What do managers need to do to act as a good partner for an investor in an SMA?
We need to focus on the investor’s immediate concerns, but we also need to understand the things that might crop up throughout the cycle of their investment. So, before we get to day one, we need to advise the investor of the risks they might want to mitigate down the road. Our job is to listen, but also to think.
For example, we might tell the investor in an SMA that they might not need a rating for a tranched structure today, but – based on our experience – they might require one in the future when they bring in certain pools of capital. They have to think about the portfolio composition and the limitations of leverage that the rating agencies might want to see.
How are investor expectations changing around ESG?
How we position ourselves on ESG and diversity is one of the things investors take into account as they consider partnering with us. This all comes back to the way that, in recent years, investors have wanted to get to know their manager in a more wholesome, 360-degree type of way. The relationship between the LP and a manager like Antares has expanded beyond “what’s in my portfolio and how is it doing?”
LPs are now starting to ask about how we embrace diversity and inclusion, and in what initiatives we participate. Conversations like that are still pretty new. Considering we are coming from a debt perspective, a lot of the questions are fairly broad – but there is definitely an awakening on these topics from investors around the world.
As we closed our last fund, we received more ESG questionnaires than ever before. So, investors are aware of the times we are living in and they are aware that regulators are increasingly focused on ESG.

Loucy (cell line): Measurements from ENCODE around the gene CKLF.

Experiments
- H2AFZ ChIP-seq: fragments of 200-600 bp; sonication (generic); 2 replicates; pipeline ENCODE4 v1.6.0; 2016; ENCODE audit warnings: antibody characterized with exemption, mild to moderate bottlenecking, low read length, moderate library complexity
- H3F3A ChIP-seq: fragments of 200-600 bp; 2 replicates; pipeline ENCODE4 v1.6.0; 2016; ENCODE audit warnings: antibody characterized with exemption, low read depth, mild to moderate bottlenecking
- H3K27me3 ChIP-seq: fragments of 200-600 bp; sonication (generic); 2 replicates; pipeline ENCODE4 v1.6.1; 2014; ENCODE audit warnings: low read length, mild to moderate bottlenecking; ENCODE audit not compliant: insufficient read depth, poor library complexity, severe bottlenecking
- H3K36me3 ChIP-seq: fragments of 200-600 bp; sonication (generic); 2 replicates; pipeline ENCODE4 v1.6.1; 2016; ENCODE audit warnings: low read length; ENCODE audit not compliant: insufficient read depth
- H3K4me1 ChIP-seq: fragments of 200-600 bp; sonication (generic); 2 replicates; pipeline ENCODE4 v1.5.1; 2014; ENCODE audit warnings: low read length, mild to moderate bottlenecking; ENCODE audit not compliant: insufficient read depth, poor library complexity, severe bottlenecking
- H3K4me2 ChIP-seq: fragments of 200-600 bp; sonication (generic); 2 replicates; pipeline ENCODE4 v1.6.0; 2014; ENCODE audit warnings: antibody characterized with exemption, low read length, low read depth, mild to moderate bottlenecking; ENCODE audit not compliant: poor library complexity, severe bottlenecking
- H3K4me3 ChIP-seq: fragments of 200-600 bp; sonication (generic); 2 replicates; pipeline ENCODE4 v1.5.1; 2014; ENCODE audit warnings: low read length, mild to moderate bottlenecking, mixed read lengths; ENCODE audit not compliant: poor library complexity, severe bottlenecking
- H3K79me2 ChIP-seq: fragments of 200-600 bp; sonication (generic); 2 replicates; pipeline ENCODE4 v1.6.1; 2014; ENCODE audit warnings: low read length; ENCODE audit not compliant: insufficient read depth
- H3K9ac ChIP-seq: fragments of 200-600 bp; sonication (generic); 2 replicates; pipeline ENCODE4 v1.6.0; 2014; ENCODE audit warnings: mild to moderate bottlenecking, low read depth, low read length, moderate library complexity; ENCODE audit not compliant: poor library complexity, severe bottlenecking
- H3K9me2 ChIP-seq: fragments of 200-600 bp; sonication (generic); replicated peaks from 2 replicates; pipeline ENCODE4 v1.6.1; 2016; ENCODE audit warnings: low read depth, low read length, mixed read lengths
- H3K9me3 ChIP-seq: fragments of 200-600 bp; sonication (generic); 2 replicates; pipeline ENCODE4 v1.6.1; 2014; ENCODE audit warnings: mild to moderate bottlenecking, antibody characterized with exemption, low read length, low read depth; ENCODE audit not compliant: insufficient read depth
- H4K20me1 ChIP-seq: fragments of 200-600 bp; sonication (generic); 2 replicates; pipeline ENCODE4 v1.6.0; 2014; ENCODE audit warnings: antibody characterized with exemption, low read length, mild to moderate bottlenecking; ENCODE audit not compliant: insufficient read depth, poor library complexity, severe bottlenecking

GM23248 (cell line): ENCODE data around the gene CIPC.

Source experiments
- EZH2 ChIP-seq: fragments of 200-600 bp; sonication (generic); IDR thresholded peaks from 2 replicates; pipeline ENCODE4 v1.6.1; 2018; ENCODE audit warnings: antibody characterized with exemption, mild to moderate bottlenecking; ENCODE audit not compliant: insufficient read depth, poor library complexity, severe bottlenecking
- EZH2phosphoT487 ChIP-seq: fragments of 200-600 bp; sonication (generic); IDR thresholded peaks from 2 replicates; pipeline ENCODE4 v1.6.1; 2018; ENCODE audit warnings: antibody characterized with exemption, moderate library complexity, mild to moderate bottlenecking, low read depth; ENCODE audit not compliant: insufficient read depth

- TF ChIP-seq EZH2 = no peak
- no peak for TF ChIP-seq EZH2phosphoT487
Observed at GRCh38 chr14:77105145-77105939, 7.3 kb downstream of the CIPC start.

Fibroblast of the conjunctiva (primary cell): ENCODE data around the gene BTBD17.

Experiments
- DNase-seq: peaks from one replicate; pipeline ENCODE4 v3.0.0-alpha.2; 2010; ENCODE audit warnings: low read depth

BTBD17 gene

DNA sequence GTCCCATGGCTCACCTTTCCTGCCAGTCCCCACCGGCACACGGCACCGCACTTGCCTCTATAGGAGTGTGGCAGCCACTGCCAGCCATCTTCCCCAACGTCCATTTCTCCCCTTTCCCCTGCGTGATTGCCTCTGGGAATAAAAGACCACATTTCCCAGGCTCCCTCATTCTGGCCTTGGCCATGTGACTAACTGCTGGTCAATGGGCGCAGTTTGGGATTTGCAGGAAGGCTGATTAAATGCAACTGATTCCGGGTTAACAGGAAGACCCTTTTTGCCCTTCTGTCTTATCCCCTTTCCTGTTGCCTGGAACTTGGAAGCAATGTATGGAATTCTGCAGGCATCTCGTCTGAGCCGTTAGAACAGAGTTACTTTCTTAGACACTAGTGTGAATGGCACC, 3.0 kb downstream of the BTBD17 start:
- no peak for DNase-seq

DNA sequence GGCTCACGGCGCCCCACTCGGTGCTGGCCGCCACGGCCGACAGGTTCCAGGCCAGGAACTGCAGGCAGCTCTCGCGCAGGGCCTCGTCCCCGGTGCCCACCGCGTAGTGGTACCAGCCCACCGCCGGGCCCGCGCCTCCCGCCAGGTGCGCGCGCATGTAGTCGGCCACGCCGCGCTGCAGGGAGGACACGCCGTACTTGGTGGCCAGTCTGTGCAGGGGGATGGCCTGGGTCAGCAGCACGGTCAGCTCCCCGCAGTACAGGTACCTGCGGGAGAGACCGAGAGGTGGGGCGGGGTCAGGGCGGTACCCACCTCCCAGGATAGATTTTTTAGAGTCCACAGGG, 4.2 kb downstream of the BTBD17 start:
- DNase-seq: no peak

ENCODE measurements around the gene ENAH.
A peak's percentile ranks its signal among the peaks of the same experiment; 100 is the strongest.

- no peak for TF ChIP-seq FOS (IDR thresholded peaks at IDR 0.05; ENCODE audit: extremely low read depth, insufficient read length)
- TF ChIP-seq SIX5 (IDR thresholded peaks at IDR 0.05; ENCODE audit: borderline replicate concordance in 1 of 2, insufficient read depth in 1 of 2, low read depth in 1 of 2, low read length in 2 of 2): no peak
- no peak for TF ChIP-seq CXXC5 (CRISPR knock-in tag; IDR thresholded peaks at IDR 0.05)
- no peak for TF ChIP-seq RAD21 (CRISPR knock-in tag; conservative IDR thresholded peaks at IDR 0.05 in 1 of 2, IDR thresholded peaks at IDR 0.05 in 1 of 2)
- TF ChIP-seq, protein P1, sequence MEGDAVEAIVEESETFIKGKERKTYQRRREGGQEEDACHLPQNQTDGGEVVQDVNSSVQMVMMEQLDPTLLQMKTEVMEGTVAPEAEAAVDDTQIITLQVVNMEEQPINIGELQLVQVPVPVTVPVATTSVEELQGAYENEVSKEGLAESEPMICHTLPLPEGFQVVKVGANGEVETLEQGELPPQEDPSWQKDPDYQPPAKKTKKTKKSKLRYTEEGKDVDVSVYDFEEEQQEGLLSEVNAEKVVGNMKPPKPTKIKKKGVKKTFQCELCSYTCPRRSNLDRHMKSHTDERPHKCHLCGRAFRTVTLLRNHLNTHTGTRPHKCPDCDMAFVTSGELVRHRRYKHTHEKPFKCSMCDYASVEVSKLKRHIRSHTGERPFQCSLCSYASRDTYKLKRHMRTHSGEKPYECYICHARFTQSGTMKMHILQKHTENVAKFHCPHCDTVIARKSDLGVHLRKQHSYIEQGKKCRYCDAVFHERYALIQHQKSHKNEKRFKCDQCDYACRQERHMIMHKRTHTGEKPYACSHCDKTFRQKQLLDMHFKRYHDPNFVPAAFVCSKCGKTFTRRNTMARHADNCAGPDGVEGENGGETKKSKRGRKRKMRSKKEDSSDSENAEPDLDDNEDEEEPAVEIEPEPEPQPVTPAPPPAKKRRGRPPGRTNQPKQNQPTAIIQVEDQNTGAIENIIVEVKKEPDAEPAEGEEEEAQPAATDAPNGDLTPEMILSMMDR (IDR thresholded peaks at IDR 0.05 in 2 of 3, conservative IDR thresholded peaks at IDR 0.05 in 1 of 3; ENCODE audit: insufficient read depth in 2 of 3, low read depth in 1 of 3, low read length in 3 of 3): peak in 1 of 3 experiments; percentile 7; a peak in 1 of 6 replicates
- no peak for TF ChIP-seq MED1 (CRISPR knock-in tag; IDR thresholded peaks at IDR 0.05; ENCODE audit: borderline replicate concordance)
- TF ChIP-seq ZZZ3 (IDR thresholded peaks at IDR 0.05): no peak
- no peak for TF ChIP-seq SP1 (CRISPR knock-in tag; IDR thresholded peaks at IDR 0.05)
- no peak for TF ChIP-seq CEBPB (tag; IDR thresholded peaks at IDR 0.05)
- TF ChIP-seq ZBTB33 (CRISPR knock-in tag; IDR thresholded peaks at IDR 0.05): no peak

What more can you do to ensure good communication with LPs?
With bigger pools and more competition, there is huge focus on listening and innovating. There is a competitive market to show who is having the more constructive conversation with their investors.
Typically, we look for different ways to engage investors in one-to-one meetings so that they can take a deep dive into our operations. We also offer investors the chance to take part in what we call reverse internships. There are investors who want to get to know us on a deeper level, so they will ask for the opportunity to go to a credit training, or to talk to us about general investment trends. We are seeing more and more requests for either formal or informal learning experiences.
Covid has made this more difficult, but it has not stopped us from hosting virtual events, and this is still a great way to cultivate relationships. Antares has developed – and continues to develop – these relationships with investors where we become their trusted adviser, whether on a specific asset class or on a more macro level.